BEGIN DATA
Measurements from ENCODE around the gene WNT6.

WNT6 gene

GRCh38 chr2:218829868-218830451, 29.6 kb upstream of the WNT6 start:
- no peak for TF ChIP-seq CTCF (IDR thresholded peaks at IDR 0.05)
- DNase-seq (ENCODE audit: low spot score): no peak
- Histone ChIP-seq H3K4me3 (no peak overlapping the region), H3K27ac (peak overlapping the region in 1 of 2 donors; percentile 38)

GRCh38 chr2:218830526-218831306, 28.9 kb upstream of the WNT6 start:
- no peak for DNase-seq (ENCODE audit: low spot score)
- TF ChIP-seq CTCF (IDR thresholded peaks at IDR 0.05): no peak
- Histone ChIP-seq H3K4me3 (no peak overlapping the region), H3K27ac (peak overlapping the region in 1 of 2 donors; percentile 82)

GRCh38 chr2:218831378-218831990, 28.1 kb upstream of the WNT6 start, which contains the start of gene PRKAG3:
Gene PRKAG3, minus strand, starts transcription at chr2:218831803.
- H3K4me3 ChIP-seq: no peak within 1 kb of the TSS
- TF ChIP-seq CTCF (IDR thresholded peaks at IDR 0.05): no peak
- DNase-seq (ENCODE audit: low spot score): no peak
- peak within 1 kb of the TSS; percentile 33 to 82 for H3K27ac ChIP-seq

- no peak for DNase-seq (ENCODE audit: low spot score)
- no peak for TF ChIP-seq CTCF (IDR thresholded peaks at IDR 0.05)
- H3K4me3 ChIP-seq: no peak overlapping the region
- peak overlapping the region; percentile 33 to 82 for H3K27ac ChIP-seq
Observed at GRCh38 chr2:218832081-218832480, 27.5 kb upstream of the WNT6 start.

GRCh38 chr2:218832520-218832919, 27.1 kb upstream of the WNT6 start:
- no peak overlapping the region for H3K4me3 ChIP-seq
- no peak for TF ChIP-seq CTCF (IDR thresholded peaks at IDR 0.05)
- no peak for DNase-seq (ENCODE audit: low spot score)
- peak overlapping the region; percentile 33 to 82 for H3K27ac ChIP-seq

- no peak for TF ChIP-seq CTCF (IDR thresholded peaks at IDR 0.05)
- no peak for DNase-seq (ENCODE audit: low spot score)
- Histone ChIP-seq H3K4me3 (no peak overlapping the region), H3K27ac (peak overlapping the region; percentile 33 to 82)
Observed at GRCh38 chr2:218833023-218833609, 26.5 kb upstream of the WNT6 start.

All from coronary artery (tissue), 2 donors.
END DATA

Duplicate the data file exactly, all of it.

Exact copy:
Measurements from ENCODE around the gene WNT6.

WNT6 gene

GRCh38 chr2:218829868-218830451, 29.6 kb upstream of the WNT6 start:
- no peak for TF ChIP-seq CTCF (IDR thresholded peaks at IDR 0.05)
- DNase-seq (ENCODE audit: low spot score): no peak
- Histone ChIP-seq H3K4me3 (no peak overlapping the region), H3K27ac (peak overlapping the region in 1 of 2 donors; percentile 38)

GRCh38 chr2:218830526-218831306, 28.9 kb upstream of the WNT6 start:
- no peak for DNase-seq (ENCODE audit: low spot score)
- TF ChIP-seq CTCF (IDR thresholded peaks at IDR 0.05): no peak
- Histone ChIP-seq H3K4me3 (no peak overlapping the region), H3K27ac (peak overlapping the region in 1 of 2 donors; percentile 82)

GRCh38 chr2:218831378-218831990, 28.1 kb upstream of the WNT6 start, which contains the start of gene PRKAG3:
Gene PRKAG3, minus strand, starts transcription at chr2:218831803.
- H3K4me3 ChIP-seq: no peak within 1 kb of the TSS
- TF ChIP-seq CTCF (IDR thresholded peaks at IDR 0.05): no peak
- DNase-seq (ENCODE audit: low spot score): no peak
- peak within 1 kb of the TSS; percentile 33 to 82 for H3K27ac ChIP-seq

- no peak for DNase-seq (ENCODE audit: low spot score)
- no peak for TF ChIP-seq CTCF (IDR thresholded peaks at IDR 0.05)
- H3K4me3 ChIP-seq: no peak overlapping the region
- peak overlapping the region; percentile 33 to 82 for H3K27ac ChIP-seq
Observed at GRCh38 chr2:218832081-218832480, 27.5 kb upstream of the WNT6 start.

GRCh38 chr2:218832520-218832919, 27.1 kb upstream of the WNT6 start:
- no peak overlapping the region for H3K4me3 ChIP-seq
- no peak for TF ChIP-seq CTCF (IDR thresholded peaks at IDR 0.05)
- no peak for DNase-seq (ENCODE audit: low spot score)
- peak overlapping the region; percentile 33 to 82 for H3K27ac ChIP-seq

- no peak for TF ChIP-seq CTCF (IDR thresholded peaks at IDR 0.05)
- no peak for DNase-seq (ENCODE audit: low spot score)
- Histone ChIP-seq H3K4me3 (no peak overlapping the region), H3K27ac (peak overlapping the region; percentile 33 to 82)
Observed at GRCh38 chr2:218833023-218833609, 26.5 kb upstream of the WNT6 start.

All from coronary artery (tissue), 2 donors.